Those who believe that France, despite its previous government’s strong mobilization to protect Jews, has a denial problem cite a long list of cases that they say have been swept under the carpet.

According to Trigano’s research, the French government under former President Jacques Chirac suppressed the anti-Semitic characteristics of at least 500 assaults recorded in the years 2000-02, when anti-Jewish incidents grew from a few dozen annually to hundreds of incidents each year.

More recent cases included the omission of an anti-Semitic motive in a draft indictment against the alleged perpetrators of a 2014 rape and robbery of a Jewish family in the Paris suburb of Creteil. The hate crime element was added following a public outcry.

In 2015, a man who stabbed three Jews near a synagogue in Marseille while crying Allah’s name was initially labeled mentally ill by police, who revised their indictment to omit any reference to mental health following criticism by Jewish leaders.

The question about denial “needs to be asked, and in those terms,” Alain Jakubowicz, president of the International League Against Racism and Anti-Semitism — the French counterpart of the Anti-Defamation League — said during the June 8 radio broadcast. “There is a denial of reality when it comes to this new form of anti-Semitism, which is as deadly as the previous and which poses a problem particularly in France.”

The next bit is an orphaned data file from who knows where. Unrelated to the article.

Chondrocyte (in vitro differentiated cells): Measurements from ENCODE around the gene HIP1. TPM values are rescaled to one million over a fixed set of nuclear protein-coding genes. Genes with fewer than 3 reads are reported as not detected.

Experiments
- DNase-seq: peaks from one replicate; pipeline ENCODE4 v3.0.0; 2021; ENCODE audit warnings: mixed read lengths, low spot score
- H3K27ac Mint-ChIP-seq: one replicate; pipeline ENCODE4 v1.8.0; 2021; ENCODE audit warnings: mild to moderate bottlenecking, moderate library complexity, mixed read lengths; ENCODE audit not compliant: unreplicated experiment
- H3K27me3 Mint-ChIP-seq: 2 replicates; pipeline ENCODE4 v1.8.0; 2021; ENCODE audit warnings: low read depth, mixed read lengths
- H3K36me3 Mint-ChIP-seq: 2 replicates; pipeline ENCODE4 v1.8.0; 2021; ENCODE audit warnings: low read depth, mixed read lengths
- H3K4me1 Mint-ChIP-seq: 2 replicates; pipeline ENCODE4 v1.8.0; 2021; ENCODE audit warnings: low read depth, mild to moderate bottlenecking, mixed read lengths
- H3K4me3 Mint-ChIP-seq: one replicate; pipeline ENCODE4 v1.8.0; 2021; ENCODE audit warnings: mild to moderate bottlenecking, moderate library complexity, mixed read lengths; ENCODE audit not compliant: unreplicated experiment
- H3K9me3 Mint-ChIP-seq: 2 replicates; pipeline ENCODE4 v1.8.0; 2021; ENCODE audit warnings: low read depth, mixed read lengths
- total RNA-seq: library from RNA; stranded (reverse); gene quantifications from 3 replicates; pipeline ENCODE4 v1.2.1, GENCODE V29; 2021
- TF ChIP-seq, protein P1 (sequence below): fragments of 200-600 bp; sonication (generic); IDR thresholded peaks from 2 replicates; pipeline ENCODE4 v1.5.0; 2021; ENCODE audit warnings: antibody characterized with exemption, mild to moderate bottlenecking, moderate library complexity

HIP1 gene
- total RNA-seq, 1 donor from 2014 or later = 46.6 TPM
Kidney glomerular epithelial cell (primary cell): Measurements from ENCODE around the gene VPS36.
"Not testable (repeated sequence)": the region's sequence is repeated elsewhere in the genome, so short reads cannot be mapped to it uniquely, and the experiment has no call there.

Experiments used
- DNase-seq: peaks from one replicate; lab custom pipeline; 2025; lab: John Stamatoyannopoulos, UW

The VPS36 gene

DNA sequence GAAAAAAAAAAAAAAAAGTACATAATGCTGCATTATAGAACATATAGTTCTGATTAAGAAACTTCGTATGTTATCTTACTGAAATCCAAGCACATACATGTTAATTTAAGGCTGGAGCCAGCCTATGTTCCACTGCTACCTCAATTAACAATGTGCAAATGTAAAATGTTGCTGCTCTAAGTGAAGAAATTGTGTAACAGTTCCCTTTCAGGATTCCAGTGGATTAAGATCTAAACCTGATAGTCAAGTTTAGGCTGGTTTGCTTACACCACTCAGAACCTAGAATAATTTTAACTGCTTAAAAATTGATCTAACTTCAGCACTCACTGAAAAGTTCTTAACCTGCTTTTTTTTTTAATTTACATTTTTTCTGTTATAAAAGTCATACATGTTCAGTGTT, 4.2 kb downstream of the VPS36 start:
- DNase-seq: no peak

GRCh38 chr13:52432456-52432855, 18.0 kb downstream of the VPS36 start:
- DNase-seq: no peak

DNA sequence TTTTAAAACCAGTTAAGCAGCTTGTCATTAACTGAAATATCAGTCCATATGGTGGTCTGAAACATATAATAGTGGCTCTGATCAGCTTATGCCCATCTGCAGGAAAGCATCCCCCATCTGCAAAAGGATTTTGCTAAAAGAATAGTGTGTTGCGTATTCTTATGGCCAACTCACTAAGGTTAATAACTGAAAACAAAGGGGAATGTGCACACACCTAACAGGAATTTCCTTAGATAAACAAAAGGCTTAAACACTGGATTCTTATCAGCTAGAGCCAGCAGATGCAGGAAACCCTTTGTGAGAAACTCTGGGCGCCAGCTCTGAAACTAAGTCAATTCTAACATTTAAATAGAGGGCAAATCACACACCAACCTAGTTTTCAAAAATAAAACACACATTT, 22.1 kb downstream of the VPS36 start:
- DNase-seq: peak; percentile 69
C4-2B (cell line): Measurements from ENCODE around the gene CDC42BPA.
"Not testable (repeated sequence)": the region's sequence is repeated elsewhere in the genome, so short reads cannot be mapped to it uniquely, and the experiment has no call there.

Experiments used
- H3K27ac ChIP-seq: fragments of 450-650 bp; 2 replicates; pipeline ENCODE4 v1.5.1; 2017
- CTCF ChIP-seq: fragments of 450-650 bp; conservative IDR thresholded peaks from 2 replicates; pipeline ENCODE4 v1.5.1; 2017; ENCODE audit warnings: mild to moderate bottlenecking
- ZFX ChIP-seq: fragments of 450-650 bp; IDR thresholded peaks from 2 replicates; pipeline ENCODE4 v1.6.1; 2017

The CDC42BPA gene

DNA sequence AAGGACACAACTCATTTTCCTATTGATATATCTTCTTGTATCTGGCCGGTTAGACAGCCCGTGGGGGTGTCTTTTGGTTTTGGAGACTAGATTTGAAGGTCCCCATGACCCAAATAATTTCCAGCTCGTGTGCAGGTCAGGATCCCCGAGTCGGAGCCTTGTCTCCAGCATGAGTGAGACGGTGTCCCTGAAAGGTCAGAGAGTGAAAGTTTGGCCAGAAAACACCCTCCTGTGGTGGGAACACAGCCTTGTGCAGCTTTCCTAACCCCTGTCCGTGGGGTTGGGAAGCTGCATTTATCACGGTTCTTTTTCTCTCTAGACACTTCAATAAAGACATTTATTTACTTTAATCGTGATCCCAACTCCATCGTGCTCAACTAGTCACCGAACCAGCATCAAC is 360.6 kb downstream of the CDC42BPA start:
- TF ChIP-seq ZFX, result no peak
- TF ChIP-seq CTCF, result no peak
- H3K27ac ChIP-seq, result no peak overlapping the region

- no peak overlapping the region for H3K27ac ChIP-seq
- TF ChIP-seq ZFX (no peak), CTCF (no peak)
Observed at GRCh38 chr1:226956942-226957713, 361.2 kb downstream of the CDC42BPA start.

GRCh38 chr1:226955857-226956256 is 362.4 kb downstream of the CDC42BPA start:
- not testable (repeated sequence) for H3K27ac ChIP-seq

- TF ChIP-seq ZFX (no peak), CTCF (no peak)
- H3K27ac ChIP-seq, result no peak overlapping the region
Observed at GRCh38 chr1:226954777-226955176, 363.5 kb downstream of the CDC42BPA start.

Scholars and watchdogs also worry that anti-Semitic acts are labeled and minimized as “anti-Israel.” The scrapping this year of a documentary about this phenomenon — what some call the “new anti-Semitism” — by the Franco-German Arte television channel “shows the specific treatment of this subject in France, as opposed to other countries,” said Jakubowicz.

Magali Lafourcade, president of the French government’s National Consultative Commission on Human Rights, said she welcomes the debate over whether authorities downplay anti-Semitism and hate crimes. However, referring to the Halimi case during the France Culture broadcast, she said “we need to let the judiciary do its job” and detectives need time to review all aspects of the case.

In March, Lafourcade’s commission reported a 50 percent drop in the number of anti-Semitic crimes, which it attributed to the deployment of troops outside synagogues, Jewish schools and other institutions deemed at risk of anti-Semitic attacks. But her report questioned the existence of the “new anti-Semitism” and noted only far-right perpetrators of anti-Semitic crimes, stating that other perpetrators could not be classified one way or another.

Jakubowicz rejected Lafourcade’s call to wait for word from the judiciary on the Halimi case.

“The entire reason for this mobilization,” he said in the radio program, “is that the judiciary is not doing its job.”